ACLU of CO Sues to Stop State's April 1 Cutoff of Medical Aid to Legal Immigrants

Affiliate: ACLU of Colorado
March 27, 2003 12:00 am

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DENVER– The American Civil Liberties Union of Colorado today filed a class-action lawsuit in federal court seeking to stop the April 1 implementation of a new state law that cuts off medical assistance to about 3,500 legal immigrants who are currently covered and who cannot afford to pay for their own medical care.

“The new law singles out sick and elderly legal immigrants who desperately depend on this assistance for vital medical care,” said Mark Silverstein, Legal Director of the ACLU of Colorado.

“There is only one reason why the legislature has singled out this group of vulnerable Colorado residents for such cold-hearted treatment: their immigration status,” Silverstein added. “Under the Equal Protection guarantee of the Fourteenth Amendment, Colorado cannot engage in that kind of discrimination.”

The controversial budget-cutting measure passed the Colorado legislature on March 5, and Governor Owens signed it into law the same day. The law terminates Medicaid coverage for legal immigrants who are dependent on assistance for essential medical and nursing home services while continuing to provide benefits to citizens who are in the very same financial straits. Medicaid is a federal program jointly funded by federal and state funds. The Colorado Department of Health Care Policy and Financing, which administers the state’s Medicaid program, instructed county agencies to implement the cutoffs in just 26 days.

The ACLU lawsuit asks the Court to invalidate the law and to issue an emergency temporary restraining order before thousands of immigrants lose their medical assistance on April 1.

In legal papers, the ACLU said that the Colorado statute violates the Constitution by discriminating against legal immigrants who qualify for medical assistance under federal law. The lawsuit also alleges that in their haste to implement the new provision, Colorado officials failed to follow legally required procedures to ensure that individuals who remain eligible even under the new restrictions are not mistakenly cut off.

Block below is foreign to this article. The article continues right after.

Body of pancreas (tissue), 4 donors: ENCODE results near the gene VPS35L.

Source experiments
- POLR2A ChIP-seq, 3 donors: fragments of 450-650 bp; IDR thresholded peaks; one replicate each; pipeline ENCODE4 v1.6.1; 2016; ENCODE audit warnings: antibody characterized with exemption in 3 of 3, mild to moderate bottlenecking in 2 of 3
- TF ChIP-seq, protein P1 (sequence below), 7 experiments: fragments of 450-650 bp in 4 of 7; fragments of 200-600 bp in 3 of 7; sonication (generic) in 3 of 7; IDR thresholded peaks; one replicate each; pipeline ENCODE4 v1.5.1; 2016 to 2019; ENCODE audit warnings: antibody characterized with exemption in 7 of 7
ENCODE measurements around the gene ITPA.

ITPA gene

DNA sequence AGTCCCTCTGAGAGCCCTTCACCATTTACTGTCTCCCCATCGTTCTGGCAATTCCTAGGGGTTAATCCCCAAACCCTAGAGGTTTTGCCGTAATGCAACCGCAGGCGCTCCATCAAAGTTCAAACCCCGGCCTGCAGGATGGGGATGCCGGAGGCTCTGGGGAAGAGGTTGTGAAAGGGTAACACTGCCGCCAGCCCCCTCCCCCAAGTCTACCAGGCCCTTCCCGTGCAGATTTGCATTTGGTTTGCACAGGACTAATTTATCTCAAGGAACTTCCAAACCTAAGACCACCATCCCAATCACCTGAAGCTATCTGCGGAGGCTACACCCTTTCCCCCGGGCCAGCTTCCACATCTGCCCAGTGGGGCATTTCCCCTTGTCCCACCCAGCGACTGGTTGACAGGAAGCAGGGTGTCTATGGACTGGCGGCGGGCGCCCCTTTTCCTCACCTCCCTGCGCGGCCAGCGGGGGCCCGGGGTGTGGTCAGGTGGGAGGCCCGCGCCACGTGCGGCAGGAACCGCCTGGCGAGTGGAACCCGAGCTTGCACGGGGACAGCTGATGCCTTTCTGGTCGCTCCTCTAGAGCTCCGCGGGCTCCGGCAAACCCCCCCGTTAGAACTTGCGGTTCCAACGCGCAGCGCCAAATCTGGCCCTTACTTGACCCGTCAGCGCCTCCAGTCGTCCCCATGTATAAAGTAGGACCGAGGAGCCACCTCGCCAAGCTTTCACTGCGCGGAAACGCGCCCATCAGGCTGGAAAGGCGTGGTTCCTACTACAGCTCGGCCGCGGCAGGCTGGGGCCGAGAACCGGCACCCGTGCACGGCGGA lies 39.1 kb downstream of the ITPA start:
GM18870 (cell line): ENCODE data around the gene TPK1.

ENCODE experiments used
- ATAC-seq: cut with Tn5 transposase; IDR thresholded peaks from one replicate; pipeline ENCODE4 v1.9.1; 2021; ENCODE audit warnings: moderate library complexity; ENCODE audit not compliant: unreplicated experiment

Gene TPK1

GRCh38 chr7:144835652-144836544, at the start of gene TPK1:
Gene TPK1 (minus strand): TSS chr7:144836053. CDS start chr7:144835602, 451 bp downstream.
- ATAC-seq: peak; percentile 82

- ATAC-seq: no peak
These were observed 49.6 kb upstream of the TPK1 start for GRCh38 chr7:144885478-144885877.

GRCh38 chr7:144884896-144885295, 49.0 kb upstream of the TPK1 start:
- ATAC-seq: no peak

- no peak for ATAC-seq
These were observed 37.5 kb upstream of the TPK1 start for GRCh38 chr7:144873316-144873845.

“The Supreme Court has repeatedly ruled that this kind of discrimination against legal immigrants is a direct violation of the Constitution,” Silverstein noted. “States simply do not have the power to save money by adopting restrictions that punish legal immigrants who are entitled to live here and who qualify for assistance under federal law.”

The ACLU lawsuit names eight legal immigrants as plaintiffs, many of whom are elderly, disabled, recovering from strokes, and suffering from a variety of severe and chronic medical conditions that require regular prescription medication that soon will be cut off. Four of the plaintiffs currently live in nursing homes, and some have already been served with eviction notices in anticipation of the funding cutoff. Additional plaintiffs are totally dependent on home care services that will end next week if the scheduled cutoffs are implemented.

“Colorado has acted in disregard of its constitutional obligations by attempting to abolish Medicaid benefits for legal immigrants who are eligible for the program under federal law,” said Gregory Piche of Holland & Hart, who filed the lawsuit as an ACLU volunteer attorney. “We will ask the Court for an emergency order to preserve our clients’ access to vital and essential medical care.”

The case is Soskin v. Reinertson. The ACLU’s legal papers are online at /node/35000

In addition to Piche and Silverstein, the legal team staffing the lawsuit includes attorneys from the ACLU Immigrants Rights Project, the National Immigration Law Center, the Welfare Law Center, and the National Health Law Project.

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